11. October 12, 2006 by Justin Wignall

    Just a quickie for those people mentioning asp.net 2.0, take a look at the work going in to

    http://www.asp.net/CSSAdapters/

    “Expression Web” will use .NET 2.0 framework and so AFAIK the controls will have the same issues as using VS 2005.

  12. I say that is a myth, since using tables for layout will not make things look exactly the same everywhere either.

    So true. I think this myth persists in part because to the people who say it, “everywhere” still means “in IE/Win and in Netscape/Win.” And maybe they’re beginning to add “Firefox/Win” to the list.

  13. “Besides, very few people who are not web designers will take screenshots of a site in ten browsers on three operating systems and compare them in Photoshop.”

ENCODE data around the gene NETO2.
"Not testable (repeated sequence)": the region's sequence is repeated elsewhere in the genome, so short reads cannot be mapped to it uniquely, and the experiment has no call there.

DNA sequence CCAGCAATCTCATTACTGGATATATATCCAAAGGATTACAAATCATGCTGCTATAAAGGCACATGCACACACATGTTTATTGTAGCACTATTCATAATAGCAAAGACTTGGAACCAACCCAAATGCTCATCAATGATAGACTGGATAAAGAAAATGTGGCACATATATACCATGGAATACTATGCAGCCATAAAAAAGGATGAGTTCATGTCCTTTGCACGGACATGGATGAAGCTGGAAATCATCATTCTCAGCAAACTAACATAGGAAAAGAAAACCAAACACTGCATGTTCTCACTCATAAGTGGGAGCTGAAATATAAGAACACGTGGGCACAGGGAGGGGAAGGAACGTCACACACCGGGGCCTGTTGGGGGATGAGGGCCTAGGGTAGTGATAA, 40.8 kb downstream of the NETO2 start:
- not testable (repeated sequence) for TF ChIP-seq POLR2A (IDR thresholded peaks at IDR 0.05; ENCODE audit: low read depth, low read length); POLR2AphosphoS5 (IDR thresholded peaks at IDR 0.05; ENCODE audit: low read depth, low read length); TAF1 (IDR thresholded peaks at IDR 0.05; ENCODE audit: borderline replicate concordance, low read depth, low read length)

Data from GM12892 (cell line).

(Hides!)

    Oh wait…you said: who are ‘not’ web designers…phew - I feel more normal about that now! ;)

    Yeah - pixel perfection is a rotten myth created only to turn brains in to a sticky goo from repeated frustration! It’s a novice lesson learned the hard way (for some).

  14. October 13, 2006 by Splat

    Lucky I’m a web designer…

    I was recently working for a client where they did want their sites to look pixel perfect in Win IE and Win FF. So I got my CSS working in FF, then took a screen grab and set that as my background image on the body element, and got to work applying hacks for IE… what a mess.

    There were still some parts that weren’t perfect, but I don’t think the client ever checked it anyway.

  15. lol @ last para

  16. Damian: From what I’ve understood, there are several different ways to run IE6 and IE7 on the same computer. However, I think the following method is one of the easiest ones (tested on Windows XP):